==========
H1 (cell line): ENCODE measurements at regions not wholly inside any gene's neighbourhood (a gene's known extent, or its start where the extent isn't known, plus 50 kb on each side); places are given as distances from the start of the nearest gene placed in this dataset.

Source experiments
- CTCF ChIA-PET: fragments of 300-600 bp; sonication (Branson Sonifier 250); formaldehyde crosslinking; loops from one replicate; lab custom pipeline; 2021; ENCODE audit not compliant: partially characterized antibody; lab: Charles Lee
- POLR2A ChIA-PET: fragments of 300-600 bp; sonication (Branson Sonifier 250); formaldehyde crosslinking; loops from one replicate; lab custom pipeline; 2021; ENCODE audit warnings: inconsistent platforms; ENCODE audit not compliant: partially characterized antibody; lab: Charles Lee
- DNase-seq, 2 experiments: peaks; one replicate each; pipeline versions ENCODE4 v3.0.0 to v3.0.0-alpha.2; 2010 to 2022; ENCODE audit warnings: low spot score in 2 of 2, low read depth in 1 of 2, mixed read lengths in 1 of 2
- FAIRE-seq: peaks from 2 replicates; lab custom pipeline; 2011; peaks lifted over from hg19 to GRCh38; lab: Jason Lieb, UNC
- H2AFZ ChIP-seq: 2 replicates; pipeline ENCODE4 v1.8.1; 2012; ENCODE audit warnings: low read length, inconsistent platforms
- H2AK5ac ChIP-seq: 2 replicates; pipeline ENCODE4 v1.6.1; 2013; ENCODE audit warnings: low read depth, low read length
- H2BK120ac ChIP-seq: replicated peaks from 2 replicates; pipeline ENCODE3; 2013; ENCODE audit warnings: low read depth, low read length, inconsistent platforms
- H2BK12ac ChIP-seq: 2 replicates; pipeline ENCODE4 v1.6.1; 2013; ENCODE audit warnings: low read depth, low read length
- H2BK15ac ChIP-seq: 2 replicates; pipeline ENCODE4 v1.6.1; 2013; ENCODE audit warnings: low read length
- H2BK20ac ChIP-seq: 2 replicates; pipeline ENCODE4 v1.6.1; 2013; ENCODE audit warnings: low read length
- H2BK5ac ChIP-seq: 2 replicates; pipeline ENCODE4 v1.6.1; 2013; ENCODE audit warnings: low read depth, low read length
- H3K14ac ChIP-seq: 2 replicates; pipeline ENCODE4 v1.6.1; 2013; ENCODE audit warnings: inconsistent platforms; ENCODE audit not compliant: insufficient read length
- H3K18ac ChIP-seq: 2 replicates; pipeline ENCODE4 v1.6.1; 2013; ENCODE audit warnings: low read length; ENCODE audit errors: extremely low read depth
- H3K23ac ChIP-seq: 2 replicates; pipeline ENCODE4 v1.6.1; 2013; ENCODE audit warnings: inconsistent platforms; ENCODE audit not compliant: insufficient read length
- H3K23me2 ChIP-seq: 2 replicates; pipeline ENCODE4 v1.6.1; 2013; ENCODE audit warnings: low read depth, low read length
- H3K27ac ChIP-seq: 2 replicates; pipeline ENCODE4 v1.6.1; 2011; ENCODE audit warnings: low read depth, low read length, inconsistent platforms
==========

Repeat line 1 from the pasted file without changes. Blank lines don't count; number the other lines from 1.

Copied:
H1 (cell line): ENCODE measurements at regions not wholly inside any gene's neighbourhood (a gene's known extent, or its start where the extent isn't known, plus 50 kb on each side); places are given as distances from the start of the nearest gene placed in this dataset.